CATCH THE BUZZ – Honey Production Appears To Hold On Despite Drought

Source: http://www.beeculture.com/catch-buzz-honey-production-appears-hold-despite-drought/

By: Jenny Schlecht

Forum News Service, Bismark Tribune

Even though much of the summer was dry in western North Dakota, Bonnie Woodworth says honey production has held on due to some late summer rains.

“Things perked up pretty well,” says Woodworth, of Woodworth Honey & Bee Co. “We ended up with a pretty de… Read More

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Beekeeping, like every other activity, has its dos and don’ts. Beginning beekeeping normally includes the needed gear and purchasing bees. Yet, some individuals who are beginning this avocation usually make a few mistakes. It’s acceptable to make mistakes, which article can help new beekeepers prevent making the same mistakes others have in the past.

Here are three mistakes which every beekeeper should prevent:

1. Not understanding the best time to begin a beekeeping company or hobby can prove to be a catastrophe. It often leads to a loss of your bees and cash. Since most bees expire during the wintertime winter is the worst possible time to begin. This would induce a beekeeper to buy a brand new mountain of bees, which would be more expensive cash. Autumn is another lousy time to begin beekeeping, since there are fewer flowers, consequently a smaller amount of honey harvested. The best time to begin beekeeping is during summer, which will be the time of the year where there are loads of blooming flowers.

2. Purchasing used gear and old books. This can be a common mistake made by many start beekeepers. Purchasing used gear and old beekeeping publications isn’t a great idea, although it’s understandable that one would need to save money as much as possible. First, used gear can come with “inherited” difficulties. The extractor factory outlet might have a leak, or the uncapping knife might not be sharp enough to uncap all the wax in one go. This would certainly affect the quality of one’s honey, which will ben’t an ideal scenario particularly if a beekeeper is planning to begin a honey-selling company. Second, old books can supply aged information on beekeeping. One might be stuck using the conventional method when there are more rapid and better means production honey and to keep beehives.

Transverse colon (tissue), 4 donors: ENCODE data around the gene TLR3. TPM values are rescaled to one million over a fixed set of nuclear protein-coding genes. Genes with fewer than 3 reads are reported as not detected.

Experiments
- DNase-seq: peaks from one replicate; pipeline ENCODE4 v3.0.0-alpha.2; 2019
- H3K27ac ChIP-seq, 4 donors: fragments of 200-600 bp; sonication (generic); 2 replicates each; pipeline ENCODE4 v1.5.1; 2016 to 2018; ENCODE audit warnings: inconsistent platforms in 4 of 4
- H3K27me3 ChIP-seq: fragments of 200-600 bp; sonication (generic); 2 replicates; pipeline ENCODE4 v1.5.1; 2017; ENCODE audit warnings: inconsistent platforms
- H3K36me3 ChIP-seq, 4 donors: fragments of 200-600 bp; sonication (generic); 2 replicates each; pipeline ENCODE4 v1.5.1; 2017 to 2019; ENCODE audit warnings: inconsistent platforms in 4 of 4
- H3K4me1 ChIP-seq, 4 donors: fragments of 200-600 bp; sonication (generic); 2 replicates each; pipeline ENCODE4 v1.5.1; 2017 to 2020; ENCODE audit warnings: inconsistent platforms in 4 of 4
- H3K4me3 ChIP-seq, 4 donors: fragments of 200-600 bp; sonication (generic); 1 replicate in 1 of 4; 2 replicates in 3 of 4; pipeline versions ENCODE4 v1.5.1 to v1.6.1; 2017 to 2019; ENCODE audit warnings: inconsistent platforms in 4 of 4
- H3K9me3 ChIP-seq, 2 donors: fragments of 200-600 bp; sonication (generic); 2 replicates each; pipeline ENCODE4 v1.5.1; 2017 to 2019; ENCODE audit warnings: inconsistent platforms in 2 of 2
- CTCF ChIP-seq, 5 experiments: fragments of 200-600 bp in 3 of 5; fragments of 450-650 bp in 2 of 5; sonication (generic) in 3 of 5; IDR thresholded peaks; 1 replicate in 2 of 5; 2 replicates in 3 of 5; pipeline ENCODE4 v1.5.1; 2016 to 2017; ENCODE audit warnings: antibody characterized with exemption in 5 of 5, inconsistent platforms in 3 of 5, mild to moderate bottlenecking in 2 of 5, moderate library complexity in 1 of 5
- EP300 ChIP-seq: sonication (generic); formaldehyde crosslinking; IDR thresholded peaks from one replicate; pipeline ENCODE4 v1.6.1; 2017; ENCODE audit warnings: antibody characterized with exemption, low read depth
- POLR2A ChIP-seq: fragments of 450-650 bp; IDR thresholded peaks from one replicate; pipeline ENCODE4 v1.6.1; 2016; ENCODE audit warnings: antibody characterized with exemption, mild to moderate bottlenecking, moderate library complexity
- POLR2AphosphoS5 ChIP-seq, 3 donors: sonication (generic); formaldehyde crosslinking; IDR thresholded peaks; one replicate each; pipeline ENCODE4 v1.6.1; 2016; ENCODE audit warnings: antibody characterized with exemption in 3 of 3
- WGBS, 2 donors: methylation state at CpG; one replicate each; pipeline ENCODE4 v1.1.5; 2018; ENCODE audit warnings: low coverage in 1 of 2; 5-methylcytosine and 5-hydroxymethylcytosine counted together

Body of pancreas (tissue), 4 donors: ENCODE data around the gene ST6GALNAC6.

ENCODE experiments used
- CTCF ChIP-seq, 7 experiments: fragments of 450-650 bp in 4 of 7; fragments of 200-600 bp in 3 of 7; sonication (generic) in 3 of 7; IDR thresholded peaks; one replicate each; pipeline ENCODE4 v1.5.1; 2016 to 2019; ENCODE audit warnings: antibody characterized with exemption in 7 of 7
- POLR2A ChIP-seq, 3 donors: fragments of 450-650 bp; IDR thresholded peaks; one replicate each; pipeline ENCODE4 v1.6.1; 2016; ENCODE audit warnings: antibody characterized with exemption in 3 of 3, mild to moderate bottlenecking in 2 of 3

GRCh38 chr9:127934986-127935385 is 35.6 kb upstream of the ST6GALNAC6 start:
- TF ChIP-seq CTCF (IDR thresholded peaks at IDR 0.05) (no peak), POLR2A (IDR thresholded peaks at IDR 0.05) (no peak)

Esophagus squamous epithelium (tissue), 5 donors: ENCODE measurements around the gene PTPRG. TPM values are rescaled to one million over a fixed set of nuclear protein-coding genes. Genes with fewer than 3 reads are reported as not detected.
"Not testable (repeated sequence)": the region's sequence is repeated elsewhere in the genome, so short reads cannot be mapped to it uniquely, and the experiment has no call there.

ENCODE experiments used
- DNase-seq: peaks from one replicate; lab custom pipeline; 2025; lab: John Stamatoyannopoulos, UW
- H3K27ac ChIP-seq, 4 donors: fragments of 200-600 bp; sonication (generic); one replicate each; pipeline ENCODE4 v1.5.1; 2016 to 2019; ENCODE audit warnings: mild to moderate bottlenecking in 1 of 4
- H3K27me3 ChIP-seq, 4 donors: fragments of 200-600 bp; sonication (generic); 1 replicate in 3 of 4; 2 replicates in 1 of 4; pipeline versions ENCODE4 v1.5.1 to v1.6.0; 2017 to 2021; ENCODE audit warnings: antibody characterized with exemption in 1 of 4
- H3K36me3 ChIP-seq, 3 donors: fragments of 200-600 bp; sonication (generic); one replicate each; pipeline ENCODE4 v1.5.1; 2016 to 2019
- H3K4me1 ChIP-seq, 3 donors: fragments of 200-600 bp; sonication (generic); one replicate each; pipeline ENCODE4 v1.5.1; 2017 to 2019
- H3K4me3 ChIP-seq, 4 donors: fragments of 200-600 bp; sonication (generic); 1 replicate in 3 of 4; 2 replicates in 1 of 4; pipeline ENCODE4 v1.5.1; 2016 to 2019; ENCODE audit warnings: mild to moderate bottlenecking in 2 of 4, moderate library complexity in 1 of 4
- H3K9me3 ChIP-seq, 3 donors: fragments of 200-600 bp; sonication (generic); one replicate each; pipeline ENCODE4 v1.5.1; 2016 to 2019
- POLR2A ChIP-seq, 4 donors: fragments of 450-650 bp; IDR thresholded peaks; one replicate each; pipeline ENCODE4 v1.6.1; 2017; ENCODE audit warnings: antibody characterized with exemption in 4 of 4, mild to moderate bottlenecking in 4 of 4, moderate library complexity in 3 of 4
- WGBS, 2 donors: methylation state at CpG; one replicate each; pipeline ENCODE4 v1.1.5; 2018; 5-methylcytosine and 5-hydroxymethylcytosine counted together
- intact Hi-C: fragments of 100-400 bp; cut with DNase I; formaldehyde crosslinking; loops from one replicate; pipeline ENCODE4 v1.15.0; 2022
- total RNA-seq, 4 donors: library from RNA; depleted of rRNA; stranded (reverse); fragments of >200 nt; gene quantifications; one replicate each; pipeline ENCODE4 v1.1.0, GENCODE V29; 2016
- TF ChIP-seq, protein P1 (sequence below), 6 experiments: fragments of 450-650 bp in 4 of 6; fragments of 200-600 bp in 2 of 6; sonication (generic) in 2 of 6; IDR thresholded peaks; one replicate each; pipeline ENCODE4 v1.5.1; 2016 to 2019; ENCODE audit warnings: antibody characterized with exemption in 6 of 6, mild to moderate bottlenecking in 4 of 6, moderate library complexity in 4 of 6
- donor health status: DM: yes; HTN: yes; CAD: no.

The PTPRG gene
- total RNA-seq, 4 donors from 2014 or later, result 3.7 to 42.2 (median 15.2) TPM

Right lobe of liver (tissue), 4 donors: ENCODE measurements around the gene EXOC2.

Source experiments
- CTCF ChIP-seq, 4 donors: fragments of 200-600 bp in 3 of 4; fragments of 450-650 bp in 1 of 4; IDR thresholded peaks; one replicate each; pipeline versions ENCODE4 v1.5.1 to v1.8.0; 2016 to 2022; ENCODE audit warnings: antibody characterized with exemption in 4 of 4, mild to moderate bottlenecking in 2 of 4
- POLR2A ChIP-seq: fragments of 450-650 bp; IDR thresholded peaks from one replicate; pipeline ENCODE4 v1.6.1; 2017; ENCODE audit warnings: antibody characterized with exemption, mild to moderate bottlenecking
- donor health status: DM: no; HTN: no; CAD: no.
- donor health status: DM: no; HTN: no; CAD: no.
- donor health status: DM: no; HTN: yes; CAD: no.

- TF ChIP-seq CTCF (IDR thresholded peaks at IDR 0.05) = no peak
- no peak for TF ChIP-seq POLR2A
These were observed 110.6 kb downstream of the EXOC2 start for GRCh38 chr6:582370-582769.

3. Refraining from buying protective gear. Think relating to this. If one does not wear protective equipment when managing the hives and amassing the honeycombs, he/she will most likely come out as a pincushion with all the bee stingers stuck to their body. Protective equipment is expensive, yes, but it will help beekeepers avoid spending medical bills.

These three mistakes have been presented here to help they are avoided by future beekeepers. Before getting started beekeeping, it’s a good idea to consult with a specialist beekeeper. If buying a particular thing seems overly pricey, always consider the end price ( in case that they don’t purchase this item now, will it cost them more later on?). In the end, it’s up to the individual to determine the best strategy.

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